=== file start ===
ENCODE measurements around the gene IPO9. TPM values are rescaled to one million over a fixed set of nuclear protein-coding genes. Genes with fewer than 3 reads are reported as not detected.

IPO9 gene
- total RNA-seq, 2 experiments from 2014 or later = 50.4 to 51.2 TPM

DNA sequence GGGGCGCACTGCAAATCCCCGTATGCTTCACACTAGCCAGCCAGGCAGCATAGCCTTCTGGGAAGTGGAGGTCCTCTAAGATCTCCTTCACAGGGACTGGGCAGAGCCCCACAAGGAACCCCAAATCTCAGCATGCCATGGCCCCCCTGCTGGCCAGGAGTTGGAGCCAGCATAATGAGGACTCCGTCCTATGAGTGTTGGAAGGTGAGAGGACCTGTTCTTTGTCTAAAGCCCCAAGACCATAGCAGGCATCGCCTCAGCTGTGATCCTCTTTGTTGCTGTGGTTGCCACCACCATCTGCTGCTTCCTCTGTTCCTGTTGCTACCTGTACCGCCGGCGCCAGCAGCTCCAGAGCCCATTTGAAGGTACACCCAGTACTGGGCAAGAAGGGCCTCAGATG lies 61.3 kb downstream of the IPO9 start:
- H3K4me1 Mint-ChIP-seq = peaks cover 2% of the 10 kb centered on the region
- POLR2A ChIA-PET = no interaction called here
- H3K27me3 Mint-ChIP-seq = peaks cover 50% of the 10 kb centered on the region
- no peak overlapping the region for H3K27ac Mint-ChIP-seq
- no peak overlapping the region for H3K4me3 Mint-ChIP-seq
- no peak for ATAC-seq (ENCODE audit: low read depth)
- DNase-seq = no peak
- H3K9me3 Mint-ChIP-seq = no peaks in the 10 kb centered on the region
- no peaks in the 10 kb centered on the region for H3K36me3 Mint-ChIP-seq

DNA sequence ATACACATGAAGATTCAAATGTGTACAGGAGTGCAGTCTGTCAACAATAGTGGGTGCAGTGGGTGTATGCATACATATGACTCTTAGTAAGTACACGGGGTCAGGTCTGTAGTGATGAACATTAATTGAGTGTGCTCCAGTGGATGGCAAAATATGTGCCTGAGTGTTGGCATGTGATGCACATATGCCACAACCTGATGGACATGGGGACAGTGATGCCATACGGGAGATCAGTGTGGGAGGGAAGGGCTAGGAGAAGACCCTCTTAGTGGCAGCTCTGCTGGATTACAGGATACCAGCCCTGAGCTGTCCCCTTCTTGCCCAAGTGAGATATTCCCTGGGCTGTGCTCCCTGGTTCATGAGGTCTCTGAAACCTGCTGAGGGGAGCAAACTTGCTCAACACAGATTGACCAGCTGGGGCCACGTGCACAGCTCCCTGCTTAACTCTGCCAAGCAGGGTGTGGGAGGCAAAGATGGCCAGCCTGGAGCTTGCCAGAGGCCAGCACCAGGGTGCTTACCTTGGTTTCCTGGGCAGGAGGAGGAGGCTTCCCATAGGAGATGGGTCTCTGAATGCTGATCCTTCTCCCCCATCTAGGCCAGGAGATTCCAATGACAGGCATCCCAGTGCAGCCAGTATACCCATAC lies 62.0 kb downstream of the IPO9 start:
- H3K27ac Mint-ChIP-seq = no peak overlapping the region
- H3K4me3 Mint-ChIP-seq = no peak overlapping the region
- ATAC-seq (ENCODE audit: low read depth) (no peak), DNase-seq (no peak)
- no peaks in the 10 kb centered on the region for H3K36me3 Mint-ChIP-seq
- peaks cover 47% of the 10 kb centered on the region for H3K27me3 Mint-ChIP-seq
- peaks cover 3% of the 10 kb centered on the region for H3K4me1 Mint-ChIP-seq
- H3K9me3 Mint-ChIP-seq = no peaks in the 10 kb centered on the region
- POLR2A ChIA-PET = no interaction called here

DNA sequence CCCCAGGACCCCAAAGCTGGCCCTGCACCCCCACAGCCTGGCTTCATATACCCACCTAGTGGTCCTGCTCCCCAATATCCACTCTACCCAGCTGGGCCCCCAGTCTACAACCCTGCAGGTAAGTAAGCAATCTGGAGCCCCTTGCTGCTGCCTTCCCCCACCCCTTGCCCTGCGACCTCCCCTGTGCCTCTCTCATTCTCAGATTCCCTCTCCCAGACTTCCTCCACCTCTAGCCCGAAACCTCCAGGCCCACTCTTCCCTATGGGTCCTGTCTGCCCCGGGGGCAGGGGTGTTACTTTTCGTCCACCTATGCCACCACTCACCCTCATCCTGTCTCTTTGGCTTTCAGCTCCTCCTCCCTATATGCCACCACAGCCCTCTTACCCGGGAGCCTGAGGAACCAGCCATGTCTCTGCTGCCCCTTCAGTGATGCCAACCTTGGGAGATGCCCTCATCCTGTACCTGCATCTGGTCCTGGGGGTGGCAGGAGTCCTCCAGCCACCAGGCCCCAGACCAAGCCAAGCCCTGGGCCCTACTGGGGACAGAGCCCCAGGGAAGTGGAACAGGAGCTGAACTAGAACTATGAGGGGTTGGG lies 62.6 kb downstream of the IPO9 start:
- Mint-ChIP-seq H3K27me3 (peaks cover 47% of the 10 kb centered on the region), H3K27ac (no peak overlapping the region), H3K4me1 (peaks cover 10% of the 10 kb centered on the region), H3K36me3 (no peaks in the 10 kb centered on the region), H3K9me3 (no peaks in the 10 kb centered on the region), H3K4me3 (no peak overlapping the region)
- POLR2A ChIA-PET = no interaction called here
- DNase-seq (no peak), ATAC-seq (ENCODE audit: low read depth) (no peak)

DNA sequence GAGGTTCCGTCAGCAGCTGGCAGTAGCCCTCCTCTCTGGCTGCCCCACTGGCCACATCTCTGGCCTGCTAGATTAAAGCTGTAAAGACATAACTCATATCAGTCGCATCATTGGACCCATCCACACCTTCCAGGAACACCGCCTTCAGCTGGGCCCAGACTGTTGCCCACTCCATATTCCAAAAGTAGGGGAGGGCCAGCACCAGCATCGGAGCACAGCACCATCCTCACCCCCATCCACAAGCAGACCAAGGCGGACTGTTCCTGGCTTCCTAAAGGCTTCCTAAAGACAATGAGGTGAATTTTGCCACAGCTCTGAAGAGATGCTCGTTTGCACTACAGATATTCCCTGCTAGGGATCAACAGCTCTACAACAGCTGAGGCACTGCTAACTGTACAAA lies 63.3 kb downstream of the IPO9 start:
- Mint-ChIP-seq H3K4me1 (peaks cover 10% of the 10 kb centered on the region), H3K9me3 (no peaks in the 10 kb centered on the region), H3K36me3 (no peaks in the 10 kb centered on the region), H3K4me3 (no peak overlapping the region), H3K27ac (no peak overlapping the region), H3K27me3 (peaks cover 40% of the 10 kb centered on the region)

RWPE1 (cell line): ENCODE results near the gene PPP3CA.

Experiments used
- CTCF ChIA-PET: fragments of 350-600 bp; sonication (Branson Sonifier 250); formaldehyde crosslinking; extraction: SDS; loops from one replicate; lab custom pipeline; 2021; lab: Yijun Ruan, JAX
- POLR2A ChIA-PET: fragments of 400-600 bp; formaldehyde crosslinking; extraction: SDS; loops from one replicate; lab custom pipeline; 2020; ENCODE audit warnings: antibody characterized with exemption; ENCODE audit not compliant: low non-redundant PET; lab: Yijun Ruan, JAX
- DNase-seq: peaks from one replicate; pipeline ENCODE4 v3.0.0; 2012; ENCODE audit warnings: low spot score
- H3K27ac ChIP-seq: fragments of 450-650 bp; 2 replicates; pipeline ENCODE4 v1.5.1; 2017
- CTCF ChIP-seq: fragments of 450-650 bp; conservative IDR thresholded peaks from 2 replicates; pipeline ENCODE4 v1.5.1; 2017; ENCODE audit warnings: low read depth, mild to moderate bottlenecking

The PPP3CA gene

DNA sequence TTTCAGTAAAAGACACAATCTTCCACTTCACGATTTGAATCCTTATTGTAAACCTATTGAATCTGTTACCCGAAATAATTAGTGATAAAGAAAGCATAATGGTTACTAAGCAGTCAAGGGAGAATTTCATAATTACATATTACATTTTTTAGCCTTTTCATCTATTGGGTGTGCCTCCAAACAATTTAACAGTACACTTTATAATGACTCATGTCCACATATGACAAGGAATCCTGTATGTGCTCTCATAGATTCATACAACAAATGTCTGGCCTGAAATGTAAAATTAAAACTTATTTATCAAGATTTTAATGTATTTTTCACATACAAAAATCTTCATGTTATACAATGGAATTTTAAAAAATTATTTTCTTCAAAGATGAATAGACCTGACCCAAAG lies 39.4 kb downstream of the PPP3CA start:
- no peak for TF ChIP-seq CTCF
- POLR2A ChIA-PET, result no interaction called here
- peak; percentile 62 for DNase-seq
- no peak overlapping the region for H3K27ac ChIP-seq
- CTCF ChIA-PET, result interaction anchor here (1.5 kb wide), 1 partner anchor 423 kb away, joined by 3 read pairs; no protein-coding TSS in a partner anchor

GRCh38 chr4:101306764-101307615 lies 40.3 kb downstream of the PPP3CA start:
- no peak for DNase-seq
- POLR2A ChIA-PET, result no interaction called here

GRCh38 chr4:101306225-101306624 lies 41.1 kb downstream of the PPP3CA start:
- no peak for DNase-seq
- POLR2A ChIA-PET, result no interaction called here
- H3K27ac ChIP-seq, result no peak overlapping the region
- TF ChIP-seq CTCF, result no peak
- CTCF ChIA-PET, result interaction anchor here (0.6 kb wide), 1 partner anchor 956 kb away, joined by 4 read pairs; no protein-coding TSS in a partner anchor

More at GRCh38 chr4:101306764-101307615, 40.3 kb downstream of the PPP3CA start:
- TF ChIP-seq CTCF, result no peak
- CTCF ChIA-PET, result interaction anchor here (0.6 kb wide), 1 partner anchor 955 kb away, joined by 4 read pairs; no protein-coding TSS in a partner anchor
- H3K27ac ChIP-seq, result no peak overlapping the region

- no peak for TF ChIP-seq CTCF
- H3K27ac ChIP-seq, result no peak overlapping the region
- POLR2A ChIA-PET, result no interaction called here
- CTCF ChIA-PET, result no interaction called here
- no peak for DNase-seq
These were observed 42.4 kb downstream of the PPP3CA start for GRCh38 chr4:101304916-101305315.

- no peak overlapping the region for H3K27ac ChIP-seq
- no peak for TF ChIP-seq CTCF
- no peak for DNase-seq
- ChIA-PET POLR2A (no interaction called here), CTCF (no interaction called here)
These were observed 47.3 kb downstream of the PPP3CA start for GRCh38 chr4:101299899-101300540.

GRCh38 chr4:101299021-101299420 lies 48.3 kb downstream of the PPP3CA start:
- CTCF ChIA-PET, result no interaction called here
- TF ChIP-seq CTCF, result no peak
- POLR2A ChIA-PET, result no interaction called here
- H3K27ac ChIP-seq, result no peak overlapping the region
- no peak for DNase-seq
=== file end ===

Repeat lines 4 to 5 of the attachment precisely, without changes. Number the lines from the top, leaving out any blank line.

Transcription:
DNA sequence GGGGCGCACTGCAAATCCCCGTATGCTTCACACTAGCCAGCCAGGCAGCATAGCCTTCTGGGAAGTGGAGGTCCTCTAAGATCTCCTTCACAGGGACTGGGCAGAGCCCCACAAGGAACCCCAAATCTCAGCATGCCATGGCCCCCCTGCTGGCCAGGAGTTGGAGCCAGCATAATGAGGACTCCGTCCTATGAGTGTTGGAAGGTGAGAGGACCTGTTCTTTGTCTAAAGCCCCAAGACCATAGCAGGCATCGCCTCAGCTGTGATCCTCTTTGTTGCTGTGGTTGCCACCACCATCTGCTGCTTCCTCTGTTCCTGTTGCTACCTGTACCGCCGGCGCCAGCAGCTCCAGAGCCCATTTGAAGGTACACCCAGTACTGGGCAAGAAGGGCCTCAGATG lies 61.3 kb downstream of the IPO9 start:
- H3K4me1 Mint-ChIP-seq = peaks cover 2% of the 10 kb centered on the region